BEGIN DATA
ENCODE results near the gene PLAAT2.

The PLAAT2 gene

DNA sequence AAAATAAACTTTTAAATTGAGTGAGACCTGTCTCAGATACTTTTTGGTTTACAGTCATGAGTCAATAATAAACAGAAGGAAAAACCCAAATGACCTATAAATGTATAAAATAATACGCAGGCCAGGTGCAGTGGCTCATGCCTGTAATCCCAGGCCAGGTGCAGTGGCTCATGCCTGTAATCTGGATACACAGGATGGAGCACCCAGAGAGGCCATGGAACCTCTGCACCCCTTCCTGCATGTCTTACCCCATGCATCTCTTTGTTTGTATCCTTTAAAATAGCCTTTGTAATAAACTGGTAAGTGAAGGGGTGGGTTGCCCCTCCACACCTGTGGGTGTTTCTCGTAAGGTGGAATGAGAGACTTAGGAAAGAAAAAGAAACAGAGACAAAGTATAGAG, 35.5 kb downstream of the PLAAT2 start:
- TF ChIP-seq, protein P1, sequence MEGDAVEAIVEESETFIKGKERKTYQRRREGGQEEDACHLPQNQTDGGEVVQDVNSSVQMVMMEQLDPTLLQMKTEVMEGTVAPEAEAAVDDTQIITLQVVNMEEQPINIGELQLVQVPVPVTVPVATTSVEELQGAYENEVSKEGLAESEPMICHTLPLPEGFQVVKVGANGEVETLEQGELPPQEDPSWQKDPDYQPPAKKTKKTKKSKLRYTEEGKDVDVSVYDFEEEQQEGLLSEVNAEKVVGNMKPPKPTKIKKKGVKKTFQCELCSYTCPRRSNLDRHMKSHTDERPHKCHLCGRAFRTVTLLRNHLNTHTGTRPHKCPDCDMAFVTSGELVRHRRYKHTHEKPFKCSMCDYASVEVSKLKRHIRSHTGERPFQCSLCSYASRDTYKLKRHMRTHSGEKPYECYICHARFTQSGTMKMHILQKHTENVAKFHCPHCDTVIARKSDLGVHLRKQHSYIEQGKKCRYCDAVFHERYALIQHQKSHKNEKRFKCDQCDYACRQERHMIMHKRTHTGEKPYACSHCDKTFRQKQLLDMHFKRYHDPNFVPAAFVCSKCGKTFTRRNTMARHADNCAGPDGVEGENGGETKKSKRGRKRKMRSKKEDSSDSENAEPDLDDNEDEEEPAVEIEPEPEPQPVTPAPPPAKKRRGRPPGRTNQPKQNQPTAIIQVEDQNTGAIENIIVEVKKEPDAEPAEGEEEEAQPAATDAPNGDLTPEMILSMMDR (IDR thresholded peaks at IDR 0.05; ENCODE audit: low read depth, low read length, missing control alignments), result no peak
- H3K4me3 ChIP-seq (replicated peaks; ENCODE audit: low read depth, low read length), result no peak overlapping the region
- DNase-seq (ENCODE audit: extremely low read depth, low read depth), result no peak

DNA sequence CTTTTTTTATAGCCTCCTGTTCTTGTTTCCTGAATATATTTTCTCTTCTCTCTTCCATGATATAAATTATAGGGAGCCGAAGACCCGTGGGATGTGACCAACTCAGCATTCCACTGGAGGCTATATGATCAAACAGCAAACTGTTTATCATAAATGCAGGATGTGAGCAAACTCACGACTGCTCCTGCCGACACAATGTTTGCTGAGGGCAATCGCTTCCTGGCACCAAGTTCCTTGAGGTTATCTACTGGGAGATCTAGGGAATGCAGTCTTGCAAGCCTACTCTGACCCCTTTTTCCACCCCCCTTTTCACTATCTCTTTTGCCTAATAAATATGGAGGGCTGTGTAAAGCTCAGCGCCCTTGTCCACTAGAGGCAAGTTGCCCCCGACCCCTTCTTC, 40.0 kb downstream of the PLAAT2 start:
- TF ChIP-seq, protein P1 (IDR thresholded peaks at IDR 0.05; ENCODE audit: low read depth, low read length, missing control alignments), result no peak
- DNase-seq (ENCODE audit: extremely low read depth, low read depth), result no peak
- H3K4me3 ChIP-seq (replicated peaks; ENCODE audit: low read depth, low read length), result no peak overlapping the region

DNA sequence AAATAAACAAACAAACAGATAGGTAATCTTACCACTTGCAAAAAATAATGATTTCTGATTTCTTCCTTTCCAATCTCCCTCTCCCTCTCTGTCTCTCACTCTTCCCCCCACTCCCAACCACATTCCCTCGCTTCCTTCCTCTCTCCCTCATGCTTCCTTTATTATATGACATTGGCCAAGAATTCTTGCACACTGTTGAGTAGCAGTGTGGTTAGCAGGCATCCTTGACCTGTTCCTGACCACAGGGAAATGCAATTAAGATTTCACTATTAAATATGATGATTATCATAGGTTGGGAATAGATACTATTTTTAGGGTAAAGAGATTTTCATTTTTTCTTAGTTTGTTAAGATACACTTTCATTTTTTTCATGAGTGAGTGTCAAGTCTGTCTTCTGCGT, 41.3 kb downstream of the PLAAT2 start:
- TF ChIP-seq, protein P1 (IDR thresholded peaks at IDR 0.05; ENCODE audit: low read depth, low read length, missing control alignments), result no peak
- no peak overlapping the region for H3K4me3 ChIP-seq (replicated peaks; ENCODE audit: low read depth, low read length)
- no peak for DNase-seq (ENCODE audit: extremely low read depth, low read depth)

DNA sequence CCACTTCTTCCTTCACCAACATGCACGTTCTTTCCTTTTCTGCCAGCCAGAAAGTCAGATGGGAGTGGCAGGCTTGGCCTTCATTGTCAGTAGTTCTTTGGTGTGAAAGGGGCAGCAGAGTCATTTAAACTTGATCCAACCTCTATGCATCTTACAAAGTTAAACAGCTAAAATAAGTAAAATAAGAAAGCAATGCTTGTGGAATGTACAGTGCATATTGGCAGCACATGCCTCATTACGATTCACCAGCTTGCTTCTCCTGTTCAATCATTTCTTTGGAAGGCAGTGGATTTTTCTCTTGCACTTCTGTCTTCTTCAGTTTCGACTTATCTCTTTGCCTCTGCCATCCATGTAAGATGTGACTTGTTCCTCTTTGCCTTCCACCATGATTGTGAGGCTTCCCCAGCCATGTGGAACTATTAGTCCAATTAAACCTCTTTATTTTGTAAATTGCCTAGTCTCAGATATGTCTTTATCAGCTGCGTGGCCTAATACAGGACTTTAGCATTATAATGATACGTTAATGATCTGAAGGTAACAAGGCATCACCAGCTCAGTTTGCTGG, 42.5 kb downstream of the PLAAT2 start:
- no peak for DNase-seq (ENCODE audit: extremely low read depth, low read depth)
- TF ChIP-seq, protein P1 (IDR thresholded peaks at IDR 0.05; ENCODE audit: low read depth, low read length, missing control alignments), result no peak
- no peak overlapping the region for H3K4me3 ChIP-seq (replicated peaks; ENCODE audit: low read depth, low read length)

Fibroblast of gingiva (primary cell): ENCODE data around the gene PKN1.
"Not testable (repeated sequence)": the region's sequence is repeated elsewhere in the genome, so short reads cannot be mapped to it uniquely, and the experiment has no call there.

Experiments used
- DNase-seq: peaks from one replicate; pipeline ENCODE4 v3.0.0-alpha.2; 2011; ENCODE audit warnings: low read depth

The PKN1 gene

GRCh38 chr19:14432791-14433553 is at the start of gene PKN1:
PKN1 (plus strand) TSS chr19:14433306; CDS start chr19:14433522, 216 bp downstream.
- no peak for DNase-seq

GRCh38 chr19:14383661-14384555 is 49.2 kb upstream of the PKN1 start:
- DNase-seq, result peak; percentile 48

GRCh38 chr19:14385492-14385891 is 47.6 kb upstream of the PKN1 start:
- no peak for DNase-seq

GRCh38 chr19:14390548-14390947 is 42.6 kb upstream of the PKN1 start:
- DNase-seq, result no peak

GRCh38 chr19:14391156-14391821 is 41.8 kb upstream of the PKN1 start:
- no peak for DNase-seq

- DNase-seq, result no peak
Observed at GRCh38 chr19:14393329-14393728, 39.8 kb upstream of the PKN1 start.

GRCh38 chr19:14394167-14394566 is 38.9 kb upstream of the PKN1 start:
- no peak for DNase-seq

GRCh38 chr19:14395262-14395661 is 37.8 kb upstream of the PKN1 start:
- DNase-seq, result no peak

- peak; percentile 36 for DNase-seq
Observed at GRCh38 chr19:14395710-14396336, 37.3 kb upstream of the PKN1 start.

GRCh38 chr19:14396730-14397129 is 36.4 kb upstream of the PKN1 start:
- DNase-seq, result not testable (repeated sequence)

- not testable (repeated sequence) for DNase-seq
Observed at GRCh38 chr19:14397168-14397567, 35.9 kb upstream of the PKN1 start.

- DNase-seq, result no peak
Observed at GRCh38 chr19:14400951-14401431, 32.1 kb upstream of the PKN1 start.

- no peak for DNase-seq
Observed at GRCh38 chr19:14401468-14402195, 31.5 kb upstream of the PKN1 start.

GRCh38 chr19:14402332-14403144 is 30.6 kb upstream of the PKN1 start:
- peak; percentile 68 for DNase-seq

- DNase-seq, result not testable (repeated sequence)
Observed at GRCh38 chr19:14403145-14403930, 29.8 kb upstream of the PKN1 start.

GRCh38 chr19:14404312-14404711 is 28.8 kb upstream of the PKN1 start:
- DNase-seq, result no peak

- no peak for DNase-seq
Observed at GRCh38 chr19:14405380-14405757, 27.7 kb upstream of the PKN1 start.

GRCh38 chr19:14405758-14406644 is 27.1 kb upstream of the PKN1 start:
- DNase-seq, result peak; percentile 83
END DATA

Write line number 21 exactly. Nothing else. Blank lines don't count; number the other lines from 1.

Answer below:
Experiments used